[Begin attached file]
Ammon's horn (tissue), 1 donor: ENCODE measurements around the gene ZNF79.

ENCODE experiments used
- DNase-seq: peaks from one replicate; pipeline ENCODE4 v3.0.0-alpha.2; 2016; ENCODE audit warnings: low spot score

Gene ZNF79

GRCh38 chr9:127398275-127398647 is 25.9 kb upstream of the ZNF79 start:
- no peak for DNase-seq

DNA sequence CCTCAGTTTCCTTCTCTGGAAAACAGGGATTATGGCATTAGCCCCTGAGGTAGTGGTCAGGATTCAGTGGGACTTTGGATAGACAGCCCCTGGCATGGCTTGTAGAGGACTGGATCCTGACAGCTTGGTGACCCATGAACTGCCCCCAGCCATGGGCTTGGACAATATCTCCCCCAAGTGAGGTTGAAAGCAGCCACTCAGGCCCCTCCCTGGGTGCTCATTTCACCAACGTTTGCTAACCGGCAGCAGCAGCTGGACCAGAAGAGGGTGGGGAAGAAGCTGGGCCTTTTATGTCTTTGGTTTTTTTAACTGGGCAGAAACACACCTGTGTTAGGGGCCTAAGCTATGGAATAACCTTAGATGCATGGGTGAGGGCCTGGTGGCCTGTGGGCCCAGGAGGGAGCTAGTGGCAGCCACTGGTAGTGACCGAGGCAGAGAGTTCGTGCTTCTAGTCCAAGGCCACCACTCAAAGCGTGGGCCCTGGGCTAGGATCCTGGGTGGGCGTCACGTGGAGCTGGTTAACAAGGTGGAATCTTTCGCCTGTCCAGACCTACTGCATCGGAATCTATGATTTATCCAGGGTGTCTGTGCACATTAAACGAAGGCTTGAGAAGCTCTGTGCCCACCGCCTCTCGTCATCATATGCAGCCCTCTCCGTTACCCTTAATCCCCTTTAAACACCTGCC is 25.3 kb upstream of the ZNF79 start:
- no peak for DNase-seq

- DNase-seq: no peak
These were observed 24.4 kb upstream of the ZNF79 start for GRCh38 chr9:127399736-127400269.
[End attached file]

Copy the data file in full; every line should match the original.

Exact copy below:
Ammon's horn (tissue), 1 donor: ENCODE measurements around the gene ZNF79.

ENCODE experiments used
- DNase-seq: peaks from one replicate; pipeline ENCODE4 v3.0.0-alpha.2; 2016; ENCODE audit warnings: low spot score

Gene ZNF79

GRCh38 chr9:127398275-127398647 is 25.9 kb upstream of the ZNF79 start:
- no peak for DNase-seq

DNA sequence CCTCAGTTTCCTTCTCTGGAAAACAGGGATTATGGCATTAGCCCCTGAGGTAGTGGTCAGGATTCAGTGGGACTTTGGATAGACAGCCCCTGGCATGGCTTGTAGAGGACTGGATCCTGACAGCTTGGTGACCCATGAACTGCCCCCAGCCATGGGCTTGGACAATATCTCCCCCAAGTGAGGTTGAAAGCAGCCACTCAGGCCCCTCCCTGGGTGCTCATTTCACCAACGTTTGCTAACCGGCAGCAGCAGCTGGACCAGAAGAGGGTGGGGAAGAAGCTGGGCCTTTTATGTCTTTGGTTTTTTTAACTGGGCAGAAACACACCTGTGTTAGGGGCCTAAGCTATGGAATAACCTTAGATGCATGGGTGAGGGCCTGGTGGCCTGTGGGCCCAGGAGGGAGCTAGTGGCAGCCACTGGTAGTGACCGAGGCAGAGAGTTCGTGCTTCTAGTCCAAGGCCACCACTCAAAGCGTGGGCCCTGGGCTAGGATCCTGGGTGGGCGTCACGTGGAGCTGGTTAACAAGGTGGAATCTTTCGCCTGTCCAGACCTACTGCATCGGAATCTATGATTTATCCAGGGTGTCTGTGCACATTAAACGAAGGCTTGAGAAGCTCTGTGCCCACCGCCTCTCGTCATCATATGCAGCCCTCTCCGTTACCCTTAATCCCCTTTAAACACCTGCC is 25.3 kb upstream of the ZNF79 start:
- no peak for DNase-seq

- DNase-seq: no peak
These were observed 24.4 kb upstream of the ZNF79 start for GRCh38 chr9:127399736-127400269.